We want to stay focused on our best ideas, and so we typically own between 20 and 25 positions, though it could be as high as 30. We have two public closed-end funds and we tend to be a little bit more diversified in a larger, more public vehicle, whereas a separately managed account might have as few as 20 positions. Somewhere between 20 and 30 out of the 80 are really our best ideas.
And what are some of your best ideas?
One of our favorite companies is Plains All American Pipeline. It yields about 5% today and we expect growth to be in the 5% to 8% a year range. They’re involved in the crude oil transportation, storage and logistics business, which is a high-growth, very profitable part of the MLP industry right now. They also just announced a two-for-one stock split and that’s a good sign that they expect future growth in their cash-flow. And they’re, of course, outperforming this year and have been for a number of years. So that’s one of our top holdings. It’s based here in Houston; it would be a core position and all of our funds would own Plains.
Another large-cap name—these are both pretty recognizable names—Enterprise Products, which is another large Houston company, is the largest company in the industry. It's a similar story as Plains: A diversified business, it’s really the industry leader and has a yield of approximately 5% and we’re expecting at least 6% annual growth. Enterprise is primarily involved in the natural gas liquid fractionation business, with a number of fractionation facilities here in the Houston area, but they have also other business units that they’re involved with.
In the small- to mid-cap area, one of our favorite ideas is midstream natural gas company Targa. It’s also a Houston company and they actually have two share classes, the limited partnership yields about 6.4% today and trades for about $40 a share, and we’re expecting to see distribution growth of 10% to 15% this year and probably again next year.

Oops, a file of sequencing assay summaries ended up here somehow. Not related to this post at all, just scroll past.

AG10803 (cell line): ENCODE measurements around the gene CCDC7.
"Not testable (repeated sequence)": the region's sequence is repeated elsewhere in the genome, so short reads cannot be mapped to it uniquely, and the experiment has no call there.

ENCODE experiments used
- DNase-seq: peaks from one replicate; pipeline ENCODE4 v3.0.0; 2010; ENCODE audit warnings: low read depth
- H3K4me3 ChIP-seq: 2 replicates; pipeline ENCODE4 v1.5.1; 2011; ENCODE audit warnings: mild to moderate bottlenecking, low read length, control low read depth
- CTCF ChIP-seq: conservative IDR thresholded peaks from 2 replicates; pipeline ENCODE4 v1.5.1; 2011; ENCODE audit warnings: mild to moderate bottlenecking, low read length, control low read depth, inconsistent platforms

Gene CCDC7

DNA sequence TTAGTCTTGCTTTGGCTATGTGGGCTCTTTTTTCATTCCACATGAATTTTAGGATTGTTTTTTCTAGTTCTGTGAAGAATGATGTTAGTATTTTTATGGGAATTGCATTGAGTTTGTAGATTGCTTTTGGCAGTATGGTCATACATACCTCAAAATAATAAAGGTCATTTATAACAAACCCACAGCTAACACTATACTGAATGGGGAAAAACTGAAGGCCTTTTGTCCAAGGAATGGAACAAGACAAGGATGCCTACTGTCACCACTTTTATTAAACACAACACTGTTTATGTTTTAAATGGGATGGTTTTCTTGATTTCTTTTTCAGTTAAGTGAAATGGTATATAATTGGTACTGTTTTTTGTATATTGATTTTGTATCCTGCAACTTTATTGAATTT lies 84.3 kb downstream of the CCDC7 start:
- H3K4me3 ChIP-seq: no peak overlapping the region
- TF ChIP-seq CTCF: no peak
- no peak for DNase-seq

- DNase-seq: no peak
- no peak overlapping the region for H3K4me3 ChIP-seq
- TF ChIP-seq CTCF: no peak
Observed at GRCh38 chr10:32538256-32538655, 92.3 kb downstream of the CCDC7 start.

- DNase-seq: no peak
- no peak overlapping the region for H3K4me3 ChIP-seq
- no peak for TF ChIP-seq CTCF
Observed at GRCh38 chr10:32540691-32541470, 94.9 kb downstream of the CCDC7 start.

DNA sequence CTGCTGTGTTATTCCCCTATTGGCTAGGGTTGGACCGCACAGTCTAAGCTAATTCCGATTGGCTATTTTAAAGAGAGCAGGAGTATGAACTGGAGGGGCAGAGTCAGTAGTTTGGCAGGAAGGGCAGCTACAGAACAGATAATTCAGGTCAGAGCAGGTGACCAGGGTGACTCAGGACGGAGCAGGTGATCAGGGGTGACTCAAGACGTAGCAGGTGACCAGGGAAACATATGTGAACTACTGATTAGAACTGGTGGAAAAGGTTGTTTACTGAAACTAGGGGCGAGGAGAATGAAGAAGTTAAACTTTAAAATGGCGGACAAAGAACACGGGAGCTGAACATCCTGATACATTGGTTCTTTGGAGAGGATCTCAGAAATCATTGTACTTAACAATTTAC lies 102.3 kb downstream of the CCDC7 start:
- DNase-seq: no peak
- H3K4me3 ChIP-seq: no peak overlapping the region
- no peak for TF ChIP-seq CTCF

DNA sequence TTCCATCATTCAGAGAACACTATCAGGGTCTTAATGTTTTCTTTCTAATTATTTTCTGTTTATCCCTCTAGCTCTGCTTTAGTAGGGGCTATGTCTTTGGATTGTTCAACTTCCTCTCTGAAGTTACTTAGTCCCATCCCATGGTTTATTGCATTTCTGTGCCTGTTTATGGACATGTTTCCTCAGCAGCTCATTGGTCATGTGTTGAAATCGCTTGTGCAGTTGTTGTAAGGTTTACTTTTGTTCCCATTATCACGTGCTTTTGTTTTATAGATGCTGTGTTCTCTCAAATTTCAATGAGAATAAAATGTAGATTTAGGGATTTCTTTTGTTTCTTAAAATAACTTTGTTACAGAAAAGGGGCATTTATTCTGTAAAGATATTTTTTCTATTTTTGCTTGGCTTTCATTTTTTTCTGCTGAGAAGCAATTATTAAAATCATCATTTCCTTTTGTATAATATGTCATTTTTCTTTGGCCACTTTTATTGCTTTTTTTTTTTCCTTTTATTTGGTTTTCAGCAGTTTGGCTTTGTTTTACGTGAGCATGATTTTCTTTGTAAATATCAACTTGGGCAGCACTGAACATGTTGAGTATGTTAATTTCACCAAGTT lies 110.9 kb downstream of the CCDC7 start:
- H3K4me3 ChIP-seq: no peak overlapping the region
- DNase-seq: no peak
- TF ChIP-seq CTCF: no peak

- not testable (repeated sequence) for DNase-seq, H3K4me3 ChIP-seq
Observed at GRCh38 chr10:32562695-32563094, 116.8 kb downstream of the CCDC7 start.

Are there any alternative energy sector MLPs?
They're talking about including alternatives as potential qualifying income categories for MLPs, but it’s too early right now. MLPs' business model is built around stable, predictable cash-flows that are paid out to investors. The problem with the alternatives sector is they’re really not profitable, generally, without government subsidies, and they don’t have the cashflow to pay to investors. So even if you could get them to qualify, it’s not clear to me the companies are profitable enough to pay cash distributions to investors and I don’t think it would work to take a company public and not have a yield in the MLP space; that would not be what investors are expecting. Maybe five or 10 years from now, when it’s more proven and more profitable, would be a more appropriate time, but right now, I think it’s a little bit early to be taking a company like that public as an MLP.
Did 2008 change the way MLPs operate?
Well, 2008, of course, was the worst financial crisis this country has seen in 70 years and I think we all learned some great lessons. As a money manager, we certainly learned how to manage risk better. I think the companies themselves learned to maintain more conservative balance sheets, to have a larger margin of safety and lower levels of leverage. I think companies operate a little bit more conservatively today than they did back in 2007.
Back then there was more private investment activity, meaning they were selling some equity to institutional investors and hedge funds in private investments in public equities transactions, and that created a less-stable shareholder base, more concentrated, and some companies learned that’s not the best idea to facilitate growth. Today, most equity is raised in secondary offerings, more broadly distributed across retail investors, so it’s more stable, more public and without as much leverage. Back in 2007, when the hedge funds began to get in the space, they used more leverage than was probably appropriate.
And it’s a growth sector?
It’s definitely going to grow. Currently, we’re running about 8% year-over-year growth in our cash distributions to investors; that’s above the last 10 years' average growth rate. That means there’s an abundance of capital expenditure opportunities to invest capital at a profitable rate of return and that will lead to more growth, and growth is what fuels the unit prices to go higher.
The MLP industry today yields about 6.25%, which is close to the historical average yield, so if the yield is growing at an 8% annual rate, that essentially means prices should be up about 8% in the next 12 months. And that will increase the market cap.